About Chimney Sweeping.
Chimney sweeping is a trade that dates back to around the 1600’s where practices were much different from today. Back then Climbing boys and girls were used to sweep the deposits off from inside the chimney. Much has changed and since 1875, when this barbaric practice was finally abolished, the chimney sweep as we know them today appeared.
There are now three different methods to clean a chimney available to a chimney sweep;
- Top down. This is still practiced largely in Europe, New Zealand, Japan and some parts of Scotland, where the sweep will use a rope with a weight attached to the base of the rope, and a brush above this weight. The sweep will enter the weight and brush into the chimney, and by using gravity, feed the brush to the bottom of the flue, before bringing the brush back up the flue, by pulling on the rope. This will be done a number of time (passes) so that the flue is clean.
- Traditional sweeping. This method is primarily done from the base of the flue up. This method has been used since 1803, and is probably the second most used method of sweeping in the UK and Ireland. Much like “top down” sweeping, the sweep will choose from a vast array of brushes available (differing sizes and differing stiffness), and using different thicknesses of rod (dependent on the size of flue) send the brush to exit the terminus (chimney top or chimney pot). The most common rods have to be turned in a clockwise direction, to ensure that the connections are kept tight, failure to do this can easily result in the rods becoming disconnected and the brush and rods being stuck within the chimney itself. Like the “top down” method of sweeping the brush must pass up and down the flue at least 3 times, for the flue to be considered as swept.
- Rotary power sweeping. Since the 1990’s a third method of sweeping has become available, and by the use of mechanically rotating the rods (by cordless drill), you rotate the chimney brush at the end of the rods. Like traditional sweeping, the sweep will choose the appropriate thickness of rod, and appropriate head to sweep the flue, they will also ensure that the brush exits the terminus (top). The differences are that the number of brushes needed to be selected from reduces from 15 to 34 down to 3 to 9 different heads. Further due to the mechanically rotating rods, the sweep is only required to pass the head once up and once down, whilst being spun, and the direction of rotation can be both clockwise and anticlockwise.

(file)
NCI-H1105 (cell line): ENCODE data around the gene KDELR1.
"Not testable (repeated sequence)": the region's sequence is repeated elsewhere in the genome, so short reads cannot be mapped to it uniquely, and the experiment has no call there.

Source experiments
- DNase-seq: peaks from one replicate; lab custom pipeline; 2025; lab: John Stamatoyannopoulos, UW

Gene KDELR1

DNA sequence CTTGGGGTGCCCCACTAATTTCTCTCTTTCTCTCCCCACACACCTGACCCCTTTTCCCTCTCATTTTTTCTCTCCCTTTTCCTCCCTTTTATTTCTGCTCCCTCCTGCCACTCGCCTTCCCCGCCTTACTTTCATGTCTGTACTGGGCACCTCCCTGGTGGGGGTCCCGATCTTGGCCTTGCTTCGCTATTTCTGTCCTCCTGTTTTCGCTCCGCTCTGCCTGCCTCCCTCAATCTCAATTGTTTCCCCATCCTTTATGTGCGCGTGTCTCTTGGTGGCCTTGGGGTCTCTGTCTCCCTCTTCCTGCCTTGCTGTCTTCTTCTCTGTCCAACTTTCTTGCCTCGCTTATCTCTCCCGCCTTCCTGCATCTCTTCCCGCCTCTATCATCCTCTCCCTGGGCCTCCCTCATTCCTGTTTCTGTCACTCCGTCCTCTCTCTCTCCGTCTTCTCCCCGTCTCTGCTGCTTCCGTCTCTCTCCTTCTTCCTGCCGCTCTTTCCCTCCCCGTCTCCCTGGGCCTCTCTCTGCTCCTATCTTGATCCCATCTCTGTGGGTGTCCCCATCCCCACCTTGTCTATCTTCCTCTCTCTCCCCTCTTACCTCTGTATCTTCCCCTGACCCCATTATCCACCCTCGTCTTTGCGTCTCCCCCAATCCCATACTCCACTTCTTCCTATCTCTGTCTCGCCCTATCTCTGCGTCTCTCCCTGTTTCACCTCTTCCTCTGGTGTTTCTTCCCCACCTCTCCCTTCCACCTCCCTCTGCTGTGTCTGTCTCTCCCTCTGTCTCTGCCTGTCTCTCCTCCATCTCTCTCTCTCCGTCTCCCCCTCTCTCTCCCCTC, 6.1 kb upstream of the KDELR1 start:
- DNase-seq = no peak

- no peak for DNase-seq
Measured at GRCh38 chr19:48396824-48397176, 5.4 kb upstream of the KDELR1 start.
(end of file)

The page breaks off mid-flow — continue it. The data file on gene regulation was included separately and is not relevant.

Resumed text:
How to become a Chimney Sweep
Before you think about becoming a chimney sweep, you must ensure that this is the correct career path for you. One way to do this is to call a chimney sweep that you feel that you would not compete with in business (usually around 25-30 miles away), and ask if there is a possibility you can go out to work for a few days with them to see what the business involves.
You may know a chimney sweep personally, and they may be willing to show you aspects of the industry. This is always a good idea, as you will gain enough knowledge to make your mind up that this is the career you wish for.
Chimney Sweeping Training Courses
If you have no way of shadowing an experienced sweep, there are a number of training providers, that offer varying levels of service, all but one of the training providers are linked to a trade association. Training programs all have differing levels of quality, and you have to be vary careful in which course you think is right for you. No training in the UK or Ireland, can teach you everything, as the courses would have to be around two years of training but they should give you enough understanding and enough confidence to begin your new career.
Chimney Sweeping Equipment
The equipment you choose to use in your career as a Chimney Sweep depends on 2 main factors, which method of sweeping you decide to use and your budget. For example traditional chimney sweeping equipment costs a less than modern power sweeping equipment, however the more modern methods produce far superior results in a fraction of the time it takes to traditionally sweep a chimney meaning you are able to maximise you income whilst putting less strain on your back / shoulders etc.
Chimney Sweeping Associations
Since Chimney Sweeping is an unregulated industry there is no requirement for you to join any association, however some contracts with housing associations etc may require you to be a member. There are a number of Chimney Sweeping Associations for you to choose from. The National Association of Chimney Sweeps (NACS) and The Guild of Master Chimney Sweeps (GOMCS) are currently the largest associations within the industry but you should select the association you feel is best suited to you.